Grandma, what was my dad like when he was a kid?
To Timmy with Love (8 years old)
did you ever wonder about your dad?……a veteran’s story
His childhood was pretty normal. Plenty of homework, playtime, sports, trumpet lessons, a dog in the backyard, summer camping at the reservoir with our friends. Pretty average, pretty normal. Except for one statement he kept making.
I do not know what triggered his comments….but I imagine it had to do a bit with grandpa having his private pilot license. At a very young age, your dad began telling me that he was going to join the Air Force when he grows up. Nice. I thought it was a phase and it would probably change every week or so.
As time went on, he never changed. It was always about the Air Force. It was always about joining the Air Force when I grow up. We entertained his excitement about the Air Force by taking him to as many Air Shows as we could. Sometimes there were actual Air Force pilots standing near the aircrafts they flew. It was an exciting time for him and I thought this would be a great learning experience.
I would take a blank pad of paper and a pen with me to the air shows. As we approached the aircrafts, we would stop a ways away from it. I would ask him what the name of the aircraft was and what kind of bomb/missile it used/dropped. As I wrote down his answers, we would walk right up to the pilot and I would ask him what was the name of the craft and what kind of bombs it used. Much to my surprise, my son knew his stuff! He was usually right all the time. I’m not bragging, not kidding. He really knew the correct answers.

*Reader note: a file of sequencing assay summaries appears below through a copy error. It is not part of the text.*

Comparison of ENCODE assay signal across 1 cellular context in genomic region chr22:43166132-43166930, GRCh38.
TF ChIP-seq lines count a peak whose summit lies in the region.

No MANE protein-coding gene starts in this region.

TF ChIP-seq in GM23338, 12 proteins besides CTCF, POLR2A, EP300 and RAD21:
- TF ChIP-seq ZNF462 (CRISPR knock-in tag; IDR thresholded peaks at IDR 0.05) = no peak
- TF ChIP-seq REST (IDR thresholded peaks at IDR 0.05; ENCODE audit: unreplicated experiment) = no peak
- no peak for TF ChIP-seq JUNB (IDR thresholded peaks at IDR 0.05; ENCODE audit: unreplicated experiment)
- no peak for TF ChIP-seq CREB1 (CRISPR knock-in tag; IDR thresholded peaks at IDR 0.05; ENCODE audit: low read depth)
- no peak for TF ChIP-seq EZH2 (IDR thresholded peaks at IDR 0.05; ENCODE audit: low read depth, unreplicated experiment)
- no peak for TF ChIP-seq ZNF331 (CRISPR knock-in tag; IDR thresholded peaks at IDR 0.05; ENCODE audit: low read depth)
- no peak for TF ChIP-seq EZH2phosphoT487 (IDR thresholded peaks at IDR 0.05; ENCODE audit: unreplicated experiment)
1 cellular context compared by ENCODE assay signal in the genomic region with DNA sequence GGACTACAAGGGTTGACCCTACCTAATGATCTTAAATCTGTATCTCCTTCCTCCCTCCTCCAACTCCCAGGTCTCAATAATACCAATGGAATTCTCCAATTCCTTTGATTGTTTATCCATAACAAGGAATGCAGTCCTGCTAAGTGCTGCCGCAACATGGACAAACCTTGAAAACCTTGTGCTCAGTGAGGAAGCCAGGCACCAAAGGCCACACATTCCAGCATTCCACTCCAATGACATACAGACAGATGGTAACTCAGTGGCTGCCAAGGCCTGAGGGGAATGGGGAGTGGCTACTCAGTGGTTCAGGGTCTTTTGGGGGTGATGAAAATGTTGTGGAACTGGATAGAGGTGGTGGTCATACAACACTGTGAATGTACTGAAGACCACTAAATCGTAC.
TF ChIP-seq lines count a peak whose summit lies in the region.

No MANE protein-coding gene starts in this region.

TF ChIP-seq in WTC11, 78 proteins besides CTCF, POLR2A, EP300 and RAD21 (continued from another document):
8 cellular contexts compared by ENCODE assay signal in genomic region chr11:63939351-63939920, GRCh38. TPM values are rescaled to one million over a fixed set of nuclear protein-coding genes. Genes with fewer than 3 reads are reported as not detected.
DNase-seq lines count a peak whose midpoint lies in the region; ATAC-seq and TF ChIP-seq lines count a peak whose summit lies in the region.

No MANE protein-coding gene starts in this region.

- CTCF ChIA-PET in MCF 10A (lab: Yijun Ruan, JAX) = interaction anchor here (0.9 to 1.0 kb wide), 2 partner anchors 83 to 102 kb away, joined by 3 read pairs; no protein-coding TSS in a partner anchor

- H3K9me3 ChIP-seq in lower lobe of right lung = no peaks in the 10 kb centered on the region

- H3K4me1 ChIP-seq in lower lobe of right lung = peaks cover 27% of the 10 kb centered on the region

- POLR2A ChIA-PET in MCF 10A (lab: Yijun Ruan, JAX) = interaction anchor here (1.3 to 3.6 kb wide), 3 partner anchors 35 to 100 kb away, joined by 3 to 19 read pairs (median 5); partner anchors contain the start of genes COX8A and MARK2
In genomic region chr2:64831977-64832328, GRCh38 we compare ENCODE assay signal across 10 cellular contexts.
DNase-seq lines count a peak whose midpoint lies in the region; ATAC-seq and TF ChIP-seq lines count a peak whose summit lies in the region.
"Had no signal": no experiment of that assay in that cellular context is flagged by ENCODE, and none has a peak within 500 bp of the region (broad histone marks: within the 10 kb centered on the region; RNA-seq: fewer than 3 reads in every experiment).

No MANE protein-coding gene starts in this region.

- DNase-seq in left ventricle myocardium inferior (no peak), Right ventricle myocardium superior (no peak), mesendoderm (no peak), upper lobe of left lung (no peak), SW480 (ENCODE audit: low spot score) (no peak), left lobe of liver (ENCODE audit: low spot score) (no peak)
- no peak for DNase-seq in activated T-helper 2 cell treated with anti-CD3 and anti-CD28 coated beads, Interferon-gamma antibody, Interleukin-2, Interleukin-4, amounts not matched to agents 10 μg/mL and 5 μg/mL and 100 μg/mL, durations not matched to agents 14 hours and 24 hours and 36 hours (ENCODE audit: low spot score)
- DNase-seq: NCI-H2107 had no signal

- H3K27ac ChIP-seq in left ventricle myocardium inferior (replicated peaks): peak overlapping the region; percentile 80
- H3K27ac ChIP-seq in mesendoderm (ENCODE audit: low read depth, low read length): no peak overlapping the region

We also made his bedroom a bit of an Air Force zone. Camouflage curtains, a wallpaper border of jets and the like. A bedspread with more jets, a bag of those green soldiers along with a handful of rubber bands and tons of Air Force books for him to enjoy.
I still believed he would change his mind about the Air Force…but for now, the Air Force was the ticket for him. And he just enjoyed what we were able to give him. and, still his statement was “Mom, when I grow up, I’m going to join the Air Force”.
I would hear that statement off and on for the next EIGHT years. He was twelve when I finally talked to him about his future. One day he again brought up the ‘joining the Air Force’ conversation. I let him say his peace about his intent. However, when he was done, I said “Son, I believe you and I think that if you do NOT join the Air Force, you will regret it for the rest of your life.”
Since that conversation, I never heard about how he wanted to join the Air Force when he was old enough. Never.
5 Years Pass…
September 11, 2001
After the attacks on America, he came home with the documents to have us sign off on him joining the Air Force as he was “only” 17. I asked him one time: “Are you sure?” Already knowing the answer, he gave a very confident YES. I said ok, but he would have to have his dad sign the form.
And poof… he was in the Air Force. He served for many years, served a tour in the Middle East, lived in a different country for three years. and has stayed strong in his commitment to serve our country.
To say “thank you for your service” hardly seems enough. Rather…I am honored by his service and honored to call him “Son” and I will ALWAYS praise God for your dad, your mom and, ofcourse YOU.
Tell him Thanks for his service.